Lebbeck Mealybug Nipaecoccus viridis (Newstead)1

Lauren M. Diepenbrock and Jamie D. Burrow 2

Lebbeck mealybug, Nipaecoccus viridis, is an exotic mealybug previously documented on dodder and tallow wood in Palm Beach County and intercepted at ports of entry. In June 2019, it was documented feeding on and damaging citrus in Highlands County, Florida. It has a wide range of hosts in Florida including citrus, mango, and several ornamental plants.

Life Stages

Each adult female produces approximately 600 eggs during her lifetime. The offspring develop into mobile nymphs called "crawlers." Lebbeck mealybug nymphs resemble, and are easily confused with, scale nymphs. They are reddish-purple, very small, and have legs and antennae that are visible under magnification.

Figure 1. N. viridis crawlers.
Figure 1.  N. viridis crawlers.
Credit: T. R. Weeks, UF/IFAS

The adult male is 1.3–2.5 mm long and brownish-purple. It has well-developed front wings.

Figure 2. Adult female next to ovisac with another female.
Figure 2.  Adult female next to ovisac with another female.
Credit: T. R. Weeks, UF/IFAS

The female has three nymphal stages and slowly moves between stages to new feeding sites. The adult is oval, reddish-purple, and 2.4–4 mm long and 1.5–3 mm wide. Once the female begins laying eggs, it develops a white to pale yellow wax-covered ovisac (egg sack) that houses tiny red eggs. In their native Middle East, the females can live up to 50 days. They die shortly after laying all of their eggs.

Figure 3. Female without ovisac.
Figure 3.  Female without ovisac.
Credit: L. M. Diepenbrock, UF/ IFAS

Damage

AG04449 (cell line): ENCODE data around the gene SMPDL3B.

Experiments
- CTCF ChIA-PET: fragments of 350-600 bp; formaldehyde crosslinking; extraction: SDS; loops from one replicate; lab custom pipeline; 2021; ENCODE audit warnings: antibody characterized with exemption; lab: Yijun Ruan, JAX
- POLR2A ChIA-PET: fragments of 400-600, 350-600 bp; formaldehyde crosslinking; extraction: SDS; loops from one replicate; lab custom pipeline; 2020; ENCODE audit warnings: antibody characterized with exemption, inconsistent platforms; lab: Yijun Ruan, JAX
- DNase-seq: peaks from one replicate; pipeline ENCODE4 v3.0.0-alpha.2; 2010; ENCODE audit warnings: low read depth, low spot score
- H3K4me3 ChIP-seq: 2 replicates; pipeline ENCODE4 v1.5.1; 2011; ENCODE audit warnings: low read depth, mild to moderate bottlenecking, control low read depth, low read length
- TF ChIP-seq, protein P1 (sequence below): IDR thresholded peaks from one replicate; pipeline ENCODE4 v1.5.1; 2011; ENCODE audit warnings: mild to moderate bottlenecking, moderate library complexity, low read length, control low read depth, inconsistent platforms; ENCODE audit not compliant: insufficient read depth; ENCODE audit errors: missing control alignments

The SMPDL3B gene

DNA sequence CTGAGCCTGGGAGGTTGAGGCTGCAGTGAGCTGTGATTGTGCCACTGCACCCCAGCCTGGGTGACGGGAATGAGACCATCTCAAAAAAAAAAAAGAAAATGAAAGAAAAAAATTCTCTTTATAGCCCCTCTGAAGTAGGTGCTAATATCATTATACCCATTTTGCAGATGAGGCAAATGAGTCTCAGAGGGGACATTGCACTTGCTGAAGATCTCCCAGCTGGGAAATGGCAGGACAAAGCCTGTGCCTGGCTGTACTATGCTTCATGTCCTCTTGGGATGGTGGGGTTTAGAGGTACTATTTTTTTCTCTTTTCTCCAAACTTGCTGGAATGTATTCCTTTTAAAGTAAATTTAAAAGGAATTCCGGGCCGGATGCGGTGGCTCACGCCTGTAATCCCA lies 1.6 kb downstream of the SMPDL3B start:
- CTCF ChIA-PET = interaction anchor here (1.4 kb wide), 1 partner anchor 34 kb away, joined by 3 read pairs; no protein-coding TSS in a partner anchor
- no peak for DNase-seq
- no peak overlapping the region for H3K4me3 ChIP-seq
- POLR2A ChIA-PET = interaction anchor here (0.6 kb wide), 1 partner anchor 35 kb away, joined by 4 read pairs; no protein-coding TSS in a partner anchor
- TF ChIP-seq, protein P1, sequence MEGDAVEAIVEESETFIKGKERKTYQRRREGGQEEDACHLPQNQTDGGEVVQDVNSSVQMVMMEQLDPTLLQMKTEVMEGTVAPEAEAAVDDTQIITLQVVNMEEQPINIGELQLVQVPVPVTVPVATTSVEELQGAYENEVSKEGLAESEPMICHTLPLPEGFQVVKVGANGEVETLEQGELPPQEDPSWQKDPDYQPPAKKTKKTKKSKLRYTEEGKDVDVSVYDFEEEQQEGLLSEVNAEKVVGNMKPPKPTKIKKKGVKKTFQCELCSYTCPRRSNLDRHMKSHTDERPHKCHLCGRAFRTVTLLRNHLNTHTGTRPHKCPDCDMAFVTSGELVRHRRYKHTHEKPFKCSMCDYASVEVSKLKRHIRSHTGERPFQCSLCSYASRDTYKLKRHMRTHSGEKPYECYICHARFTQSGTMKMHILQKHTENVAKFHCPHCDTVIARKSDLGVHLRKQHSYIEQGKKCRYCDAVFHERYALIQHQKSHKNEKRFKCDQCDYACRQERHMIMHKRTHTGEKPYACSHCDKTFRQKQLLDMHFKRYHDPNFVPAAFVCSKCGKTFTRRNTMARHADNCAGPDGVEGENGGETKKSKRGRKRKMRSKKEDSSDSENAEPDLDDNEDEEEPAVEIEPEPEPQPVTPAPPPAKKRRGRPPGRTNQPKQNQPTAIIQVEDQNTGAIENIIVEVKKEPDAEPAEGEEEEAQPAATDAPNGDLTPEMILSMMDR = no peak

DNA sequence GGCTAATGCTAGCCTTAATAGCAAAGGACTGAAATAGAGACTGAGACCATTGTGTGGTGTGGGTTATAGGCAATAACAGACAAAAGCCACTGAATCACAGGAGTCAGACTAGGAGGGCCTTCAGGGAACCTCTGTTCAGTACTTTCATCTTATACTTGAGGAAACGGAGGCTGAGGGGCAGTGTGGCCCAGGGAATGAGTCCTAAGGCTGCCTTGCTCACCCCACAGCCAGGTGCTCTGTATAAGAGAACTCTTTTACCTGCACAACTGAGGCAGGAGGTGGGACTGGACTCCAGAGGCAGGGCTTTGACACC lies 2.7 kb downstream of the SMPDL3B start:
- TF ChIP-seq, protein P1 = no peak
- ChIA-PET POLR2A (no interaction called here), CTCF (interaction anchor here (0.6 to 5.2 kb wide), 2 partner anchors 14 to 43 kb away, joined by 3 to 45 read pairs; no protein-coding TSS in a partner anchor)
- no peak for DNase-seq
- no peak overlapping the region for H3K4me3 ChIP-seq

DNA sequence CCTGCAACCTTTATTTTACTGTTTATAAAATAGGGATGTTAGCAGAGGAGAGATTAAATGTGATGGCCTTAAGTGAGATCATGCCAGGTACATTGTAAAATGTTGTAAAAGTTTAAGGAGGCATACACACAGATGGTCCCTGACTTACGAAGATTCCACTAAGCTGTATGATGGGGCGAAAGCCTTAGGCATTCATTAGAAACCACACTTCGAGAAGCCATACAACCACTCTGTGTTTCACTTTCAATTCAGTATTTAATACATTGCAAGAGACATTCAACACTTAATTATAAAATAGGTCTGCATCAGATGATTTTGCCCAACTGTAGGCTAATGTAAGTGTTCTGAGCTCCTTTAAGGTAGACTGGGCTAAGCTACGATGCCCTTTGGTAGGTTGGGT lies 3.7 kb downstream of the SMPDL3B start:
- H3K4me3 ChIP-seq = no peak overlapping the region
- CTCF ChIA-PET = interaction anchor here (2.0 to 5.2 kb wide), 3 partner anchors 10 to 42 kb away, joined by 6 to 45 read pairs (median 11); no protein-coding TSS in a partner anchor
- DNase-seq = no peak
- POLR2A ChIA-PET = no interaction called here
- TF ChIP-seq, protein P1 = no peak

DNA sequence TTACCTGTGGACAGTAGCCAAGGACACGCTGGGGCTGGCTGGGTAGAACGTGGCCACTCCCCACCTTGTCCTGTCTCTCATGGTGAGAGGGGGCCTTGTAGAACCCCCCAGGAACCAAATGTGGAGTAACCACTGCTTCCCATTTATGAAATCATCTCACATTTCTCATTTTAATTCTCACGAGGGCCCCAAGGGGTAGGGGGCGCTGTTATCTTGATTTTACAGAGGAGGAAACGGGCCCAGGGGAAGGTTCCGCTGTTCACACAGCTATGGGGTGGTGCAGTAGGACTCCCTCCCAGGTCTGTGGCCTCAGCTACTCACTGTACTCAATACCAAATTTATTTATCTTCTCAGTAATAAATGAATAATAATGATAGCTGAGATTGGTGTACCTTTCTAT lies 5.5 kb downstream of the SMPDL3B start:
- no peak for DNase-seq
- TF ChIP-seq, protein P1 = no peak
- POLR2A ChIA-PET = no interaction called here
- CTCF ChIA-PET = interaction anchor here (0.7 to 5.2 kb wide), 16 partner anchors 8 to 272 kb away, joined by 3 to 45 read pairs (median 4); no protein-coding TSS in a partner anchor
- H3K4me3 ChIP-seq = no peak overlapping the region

Lebbeck mealybug has been mistaken for other wax-producing pests (mealybugs and scales) in several fields, but its damage and feeding sites are distinct from those of these other pests. N. viridis prefers to feed and reproduce on fast-growing tissues like new growth, new branches, and fruit. Fruit feeding causes hardened lumps and/or discoloration. Leaves also become twisted/distorted from feeding. Fruit drop is the biggest factor in crop loss.

Figure 4. Fruit damage from N. viridis feeding.
Figure 4.  Fruit damage from N. viridis feeding.
Credit: T. R. Weeks, UF/IFAS

Figure 5. N. viridis on calyx button.
Figure 5.  N. viridis on calyx button.
Credit: T. R. Weeks, UF/IFAS

Figure 6. N. viridis on blossom end of fruit.
Figure 6.  N. viridis on blossom end of fruit.
Credit: T. R. Weeks, UF/ IFAS

Footnotes

1. This document is ENY-1005, one of a series of the Entomology and Nematology Department, UF/IFAS Extension. Original publication date April 2020. Visit the EDIS website at https://edis.ifas.ufl.edu for the currently supported version of this publication.
2. Lauren M. Diepenbrock, assistant professor, Entomology and Nematology Department; and Jamie D. Burrow, Extension program manager; UF/IFAS Citrus Research and Education Center, Lake Alfred, FL 33850.

Peer Reviewed

Publication #ENY-1005

Date: 2020-06-01
Burrow, Jamie D
Diepenbrock, Lauren M
Entomology and Nematology

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Contacts

  • Lauren Diepenbrock